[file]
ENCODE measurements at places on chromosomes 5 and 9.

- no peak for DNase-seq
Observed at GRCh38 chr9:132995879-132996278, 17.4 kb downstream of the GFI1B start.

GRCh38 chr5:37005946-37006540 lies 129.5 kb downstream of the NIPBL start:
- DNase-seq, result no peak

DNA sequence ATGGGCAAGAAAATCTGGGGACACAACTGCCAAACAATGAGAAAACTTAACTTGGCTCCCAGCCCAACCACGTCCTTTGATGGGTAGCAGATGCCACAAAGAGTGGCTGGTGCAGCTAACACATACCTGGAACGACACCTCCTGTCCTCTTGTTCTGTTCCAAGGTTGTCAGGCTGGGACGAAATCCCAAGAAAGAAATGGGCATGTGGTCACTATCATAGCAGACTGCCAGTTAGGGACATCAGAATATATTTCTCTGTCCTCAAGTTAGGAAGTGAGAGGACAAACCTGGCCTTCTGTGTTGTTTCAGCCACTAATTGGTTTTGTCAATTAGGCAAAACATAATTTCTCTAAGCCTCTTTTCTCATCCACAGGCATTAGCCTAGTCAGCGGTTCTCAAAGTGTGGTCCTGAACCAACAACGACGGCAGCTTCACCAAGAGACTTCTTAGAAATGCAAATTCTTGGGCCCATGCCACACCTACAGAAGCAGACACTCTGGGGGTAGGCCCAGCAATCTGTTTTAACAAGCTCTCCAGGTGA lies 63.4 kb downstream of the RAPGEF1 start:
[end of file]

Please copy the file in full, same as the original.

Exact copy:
ENCODE measurements at places on chromosomes 5 and 9.

- no peak for DNase-seq
Observed at GRCh38 chr9:132995879-132996278, 17.4 kb downstream of the GFI1B start.

GRCh38 chr5:37005946-37006540 lies 129.5 kb downstream of the NIPBL start:
- DNase-seq, result no peak

DNA sequence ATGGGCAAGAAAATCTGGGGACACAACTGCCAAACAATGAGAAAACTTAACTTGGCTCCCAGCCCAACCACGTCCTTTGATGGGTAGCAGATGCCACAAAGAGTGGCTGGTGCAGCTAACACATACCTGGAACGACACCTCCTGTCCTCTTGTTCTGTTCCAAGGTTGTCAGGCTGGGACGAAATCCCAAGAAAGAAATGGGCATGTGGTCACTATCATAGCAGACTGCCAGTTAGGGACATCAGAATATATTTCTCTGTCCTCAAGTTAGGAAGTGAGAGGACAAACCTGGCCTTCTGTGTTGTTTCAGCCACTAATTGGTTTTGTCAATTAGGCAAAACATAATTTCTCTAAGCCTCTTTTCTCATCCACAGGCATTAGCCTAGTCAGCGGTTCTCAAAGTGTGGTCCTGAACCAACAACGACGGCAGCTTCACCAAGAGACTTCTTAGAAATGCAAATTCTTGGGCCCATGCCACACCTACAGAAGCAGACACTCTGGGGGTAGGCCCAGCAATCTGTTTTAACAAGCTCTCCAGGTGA lies 63.4 kb downstream of the RAPGEF1 start: